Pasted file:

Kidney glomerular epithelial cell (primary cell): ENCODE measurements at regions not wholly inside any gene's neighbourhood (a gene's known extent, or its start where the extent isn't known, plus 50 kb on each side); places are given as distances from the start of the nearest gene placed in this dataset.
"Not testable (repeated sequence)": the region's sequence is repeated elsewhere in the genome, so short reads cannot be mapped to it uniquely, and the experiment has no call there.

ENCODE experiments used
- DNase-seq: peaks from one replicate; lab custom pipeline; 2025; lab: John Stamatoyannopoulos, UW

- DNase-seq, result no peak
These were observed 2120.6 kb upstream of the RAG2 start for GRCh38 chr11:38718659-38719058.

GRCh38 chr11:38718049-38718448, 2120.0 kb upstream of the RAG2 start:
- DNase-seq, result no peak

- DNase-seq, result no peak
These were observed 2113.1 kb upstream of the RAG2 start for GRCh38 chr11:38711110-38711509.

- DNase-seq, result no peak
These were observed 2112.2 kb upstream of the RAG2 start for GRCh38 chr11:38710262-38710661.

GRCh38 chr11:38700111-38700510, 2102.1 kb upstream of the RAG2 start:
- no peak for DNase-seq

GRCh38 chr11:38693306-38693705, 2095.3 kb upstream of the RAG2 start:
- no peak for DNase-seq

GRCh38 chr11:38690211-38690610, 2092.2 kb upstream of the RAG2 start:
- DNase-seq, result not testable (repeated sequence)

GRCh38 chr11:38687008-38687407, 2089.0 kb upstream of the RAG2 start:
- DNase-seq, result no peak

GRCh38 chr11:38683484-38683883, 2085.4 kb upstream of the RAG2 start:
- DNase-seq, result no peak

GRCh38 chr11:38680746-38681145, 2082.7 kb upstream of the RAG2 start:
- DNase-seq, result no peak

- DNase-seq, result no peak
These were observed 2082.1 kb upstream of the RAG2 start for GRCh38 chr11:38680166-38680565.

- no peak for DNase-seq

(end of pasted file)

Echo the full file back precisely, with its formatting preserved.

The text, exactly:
Kidney glomerular epithelial cell (primary cell): ENCODE measurements at regions not wholly inside any gene's neighbourhood (a gene's known extent, or its start where the extent isn't known, plus 50 kb on each side); places are given as distances from the start of the nearest gene placed in this dataset.
"Not testable (repeated sequence)": the region's sequence is repeated elsewhere in the genome, so short reads cannot be mapped to it uniquely, and the experiment has no call there.

ENCODE experiments used
- DNase-seq: peaks from one replicate; lab custom pipeline; 2025; lab: John Stamatoyannopoulos, UW

- DNase-seq, result no peak
These were observed 2120.6 kb upstream of the RAG2 start for GRCh38 chr11:38718659-38719058.

GRCh38 chr11:38718049-38718448, 2120.0 kb upstream of the RAG2 start:
- DNase-seq, result no peak

- DNase-seq, result no peak
These were observed 2113.1 kb upstream of the RAG2 start for GRCh38 chr11:38711110-38711509.

- DNase-seq, result no peak
These were observed 2112.2 kb upstream of the RAG2 start for GRCh38 chr11:38710262-38710661.

GRCh38 chr11:38700111-38700510, 2102.1 kb upstream of the RAG2 start:
- no peak for DNase-seq

GRCh38 chr11:38693306-38693705, 2095.3 kb upstream of the RAG2 start:
- no peak for DNase-seq

GRCh38 chr11:38690211-38690610, 2092.2 kb upstream of the RAG2 start:
- DNase-seq, result not testable (repeated sequence)

GRCh38 chr11:38687008-38687407, 2089.0 kb upstream of the RAG2 start:
- DNase-seq, result no peak

GRCh38 chr11:38683484-38683883, 2085.4 kb upstream of the RAG2 start:
- DNase-seq, result no peak

GRCh38 chr11:38680746-38681145, 2082.7 kb upstream of the RAG2 start:
- DNase-seq, result no peak

- DNase-seq, result no peak
These were observed 2082.1 kb upstream of the RAG2 start for GRCh38 chr11:38680166-38680565.

- no peak for DNase-seq